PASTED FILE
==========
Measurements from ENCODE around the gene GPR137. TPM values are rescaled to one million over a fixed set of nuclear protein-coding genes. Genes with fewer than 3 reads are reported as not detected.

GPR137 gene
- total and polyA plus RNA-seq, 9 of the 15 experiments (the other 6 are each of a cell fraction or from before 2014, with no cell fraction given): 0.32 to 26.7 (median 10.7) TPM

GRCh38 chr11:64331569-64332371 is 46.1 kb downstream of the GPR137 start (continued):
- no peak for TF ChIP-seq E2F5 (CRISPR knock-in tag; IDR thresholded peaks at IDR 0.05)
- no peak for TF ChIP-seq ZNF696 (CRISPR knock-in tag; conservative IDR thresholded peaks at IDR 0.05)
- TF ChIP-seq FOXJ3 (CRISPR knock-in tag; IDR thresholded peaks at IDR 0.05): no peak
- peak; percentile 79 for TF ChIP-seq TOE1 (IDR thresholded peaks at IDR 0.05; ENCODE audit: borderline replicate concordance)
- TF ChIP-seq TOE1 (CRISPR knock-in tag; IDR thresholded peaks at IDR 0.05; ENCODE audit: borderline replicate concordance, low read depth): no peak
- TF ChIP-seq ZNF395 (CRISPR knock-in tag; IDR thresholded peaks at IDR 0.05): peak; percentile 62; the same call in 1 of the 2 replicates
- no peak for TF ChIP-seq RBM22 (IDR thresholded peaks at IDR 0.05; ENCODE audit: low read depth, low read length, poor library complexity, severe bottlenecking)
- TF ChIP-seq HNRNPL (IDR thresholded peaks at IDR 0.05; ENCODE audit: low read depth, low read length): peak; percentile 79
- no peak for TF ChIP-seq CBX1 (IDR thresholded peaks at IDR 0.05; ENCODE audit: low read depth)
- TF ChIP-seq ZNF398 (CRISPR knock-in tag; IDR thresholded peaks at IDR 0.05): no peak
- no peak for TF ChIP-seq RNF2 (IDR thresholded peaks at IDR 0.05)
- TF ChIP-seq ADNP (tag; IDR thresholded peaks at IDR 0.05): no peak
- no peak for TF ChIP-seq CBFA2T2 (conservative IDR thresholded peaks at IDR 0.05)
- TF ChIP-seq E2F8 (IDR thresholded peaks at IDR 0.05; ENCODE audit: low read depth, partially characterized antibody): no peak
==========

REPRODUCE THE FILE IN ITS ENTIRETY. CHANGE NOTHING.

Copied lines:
Measurements from ENCODE around the gene GPR137. TPM values are rescaled to one million over a fixed set of nuclear protein-coding genes. Genes with fewer than 3 reads are reported as not detected.

GPR137 gene
- total and polyA plus RNA-seq, 9 of the 15 experiments (the other 6 are each of a cell fraction or from before 2014, with no cell fraction given): 0.32 to 26.7 (median 10.7) TPM

GRCh38 chr11:64331569-64332371 is 46.1 kb downstream of the GPR137 start (continued):
- no peak for TF ChIP-seq E2F5 (CRISPR knock-in tag; IDR thresholded peaks at IDR 0.05)
- no peak for TF ChIP-seq ZNF696 (CRISPR knock-in tag; conservative IDR thresholded peaks at IDR 0.05)
- TF ChIP-seq FOXJ3 (CRISPR knock-in tag; IDR thresholded peaks at IDR 0.05): no peak
- peak; percentile 79 for TF ChIP-seq TOE1 (IDR thresholded peaks at IDR 0.05; ENCODE audit: borderline replicate concordance)
- TF ChIP-seq TOE1 (CRISPR knock-in tag; IDR thresholded peaks at IDR 0.05; ENCODE audit: borderline replicate concordance, low read depth): no peak
- TF ChIP-seq ZNF395 (CRISPR knock-in tag; IDR thresholded peaks at IDR 0.05): peak; percentile 62; the same call in 1 of the 2 replicates
- no peak for TF ChIP-seq RBM22 (IDR thresholded peaks at IDR 0.05; ENCODE audit: low read depth, low read length, poor library complexity, severe bottlenecking)
- TF ChIP-seq HNRNPL (IDR thresholded peaks at IDR 0.05; ENCODE audit: low read depth, low read length): peak; percentile 79
- no peak for TF ChIP-seq CBX1 (IDR thresholded peaks at IDR 0.05; ENCODE audit: low read depth)
- TF ChIP-seq ZNF398 (CRISPR knock-in tag; IDR thresholded peaks at IDR 0.05): no peak
- no peak for TF ChIP-seq RNF2 (IDR thresholded peaks at IDR 0.05)
- TF ChIP-seq ADNP (tag; IDR thresholded peaks at IDR 0.05): no peak
- no peak for TF ChIP-seq CBFA2T2 (conservative IDR thresholded peaks at IDR 0.05)
- TF ChIP-seq E2F8 (IDR thresholded peaks at IDR 0.05; ENCODE audit: low read depth, partially characterized antibody): no peak